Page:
Review | The Heights by Juliet Bell

A five-star adaptation of a four-star classic. 4/5 stars.

(*Ducks for avoid rocks thrown by Emily Brontë fans*)

The Heights by Julia Bell

Thank you to HQ Digital and NetGalley for giving me an e-copy of this book.

The blurb: A grim discovery brings DCI Lockwood to Gimmerton’s Heights Estate – a bleak patch of Yorkshire he thought he’d left behind for good. There, he must do the unthinkable, and ask questions about the notorious Earnshaw family.

Decades may have passed since Maggie closed the pits and the Earnshaws ran riot – but old wounds remain raw. And, against his better judgement, DCI Lockwood is soon drawn into a story.

A story of an untameable boy, terrible rage, and two families ripped apart. A story of passion, obsession, and dark acts of revenge. And of beautiful Cathy Earnshaw – who now lies buried under cold white marble in the shadow of the moors.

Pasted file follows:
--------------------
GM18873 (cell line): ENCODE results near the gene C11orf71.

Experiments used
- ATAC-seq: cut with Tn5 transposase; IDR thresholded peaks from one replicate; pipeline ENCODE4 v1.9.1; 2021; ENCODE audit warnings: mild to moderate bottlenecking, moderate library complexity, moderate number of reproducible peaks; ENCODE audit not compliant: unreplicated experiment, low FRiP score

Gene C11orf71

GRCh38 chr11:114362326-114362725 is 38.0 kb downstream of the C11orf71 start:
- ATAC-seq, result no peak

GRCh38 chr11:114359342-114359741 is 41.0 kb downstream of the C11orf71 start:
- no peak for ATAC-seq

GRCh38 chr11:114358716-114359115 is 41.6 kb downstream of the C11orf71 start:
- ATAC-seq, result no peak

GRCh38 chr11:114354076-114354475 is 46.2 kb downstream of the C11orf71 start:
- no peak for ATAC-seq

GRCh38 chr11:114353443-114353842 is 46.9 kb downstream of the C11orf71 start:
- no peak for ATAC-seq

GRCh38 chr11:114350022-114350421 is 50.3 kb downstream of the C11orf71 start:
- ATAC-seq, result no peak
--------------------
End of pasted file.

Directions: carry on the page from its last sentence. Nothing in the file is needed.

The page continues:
Two hundred years since Emily Brontë’s birth comes The Heights: a modern re-telling of Wuthering Heights set in 1980s Yorkshire.

My take:

The Heights is an excellent modern retelling of Emily Brontë’s classic tale. The transposition of the events of Wuthering Heights to the late twentieth and early twenty-first centuries works incredibly well, the time shifts are handled skillfully, and the reassignments of the roles of the secondary characters are ingenious. For example, making Lockwood a detective on the verge of retirement gives him a good reason to be unendingly curious about the Earnshaws while also imbuing the whole story with an air of trendy Scandinavian noir.

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